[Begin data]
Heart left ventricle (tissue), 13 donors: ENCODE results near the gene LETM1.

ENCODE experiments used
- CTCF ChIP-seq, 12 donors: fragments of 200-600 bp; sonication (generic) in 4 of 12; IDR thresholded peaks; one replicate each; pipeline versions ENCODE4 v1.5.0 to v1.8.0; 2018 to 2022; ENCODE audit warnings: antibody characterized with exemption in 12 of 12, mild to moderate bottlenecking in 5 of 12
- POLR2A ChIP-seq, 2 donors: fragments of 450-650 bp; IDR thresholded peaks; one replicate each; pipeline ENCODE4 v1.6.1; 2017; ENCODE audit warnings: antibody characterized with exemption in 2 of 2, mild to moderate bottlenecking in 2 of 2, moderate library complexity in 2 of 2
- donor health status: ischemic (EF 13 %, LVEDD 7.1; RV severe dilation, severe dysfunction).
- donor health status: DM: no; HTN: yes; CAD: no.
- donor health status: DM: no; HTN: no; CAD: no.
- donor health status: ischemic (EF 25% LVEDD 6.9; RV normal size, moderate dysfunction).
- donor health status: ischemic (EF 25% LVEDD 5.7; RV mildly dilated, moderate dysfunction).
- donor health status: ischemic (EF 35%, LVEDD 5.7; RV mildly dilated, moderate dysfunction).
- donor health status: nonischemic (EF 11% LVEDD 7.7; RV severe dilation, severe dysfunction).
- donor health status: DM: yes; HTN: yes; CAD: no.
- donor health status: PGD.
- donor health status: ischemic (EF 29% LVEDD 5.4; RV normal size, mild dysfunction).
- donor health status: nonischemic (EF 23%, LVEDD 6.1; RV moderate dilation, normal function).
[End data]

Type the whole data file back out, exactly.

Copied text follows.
Heart left ventricle (tissue), 13 donors: ENCODE results near the gene LETM1.

ENCODE experiments used
- CTCF ChIP-seq, 12 donors: fragments of 200-600 bp; sonication (generic) in 4 of 12; IDR thresholded peaks; one replicate each; pipeline versions ENCODE4 v1.5.0 to v1.8.0; 2018 to 2022; ENCODE audit warnings: antibody characterized with exemption in 12 of 12, mild to moderate bottlenecking in 5 of 12
- POLR2A ChIP-seq, 2 donors: fragments of 450-650 bp; IDR thresholded peaks; one replicate each; pipeline ENCODE4 v1.6.1; 2017; ENCODE audit warnings: antibody characterized with exemption in 2 of 2, mild to moderate bottlenecking in 2 of 2, moderate library complexity in 2 of 2
- donor health status: ischemic (EF 13 %, LVEDD 7.1; RV severe dilation, severe dysfunction).
- donor health status: DM: no; HTN: yes; CAD: no.
- donor health status: DM: no; HTN: no; CAD: no.
- donor health status: ischemic (EF 25% LVEDD 6.9; RV normal size, moderate dysfunction).
- donor health status: ischemic (EF 25% LVEDD 5.7; RV mildly dilated, moderate dysfunction).
- donor health status: ischemic (EF 35%, LVEDD 5.7; RV mildly dilated, moderate dysfunction).
- donor health status: nonischemic (EF 11% LVEDD 7.7; RV severe dilation, severe dysfunction).
- donor health status: DM: yes; HTN: yes; CAD: no.
- donor health status: PGD.
- donor health status: ischemic (EF 29% LVEDD 5.4; RV normal size, mild dysfunction).
- donor health status: nonischemic (EF 23%, LVEDD 6.1; RV moderate dilation, normal function).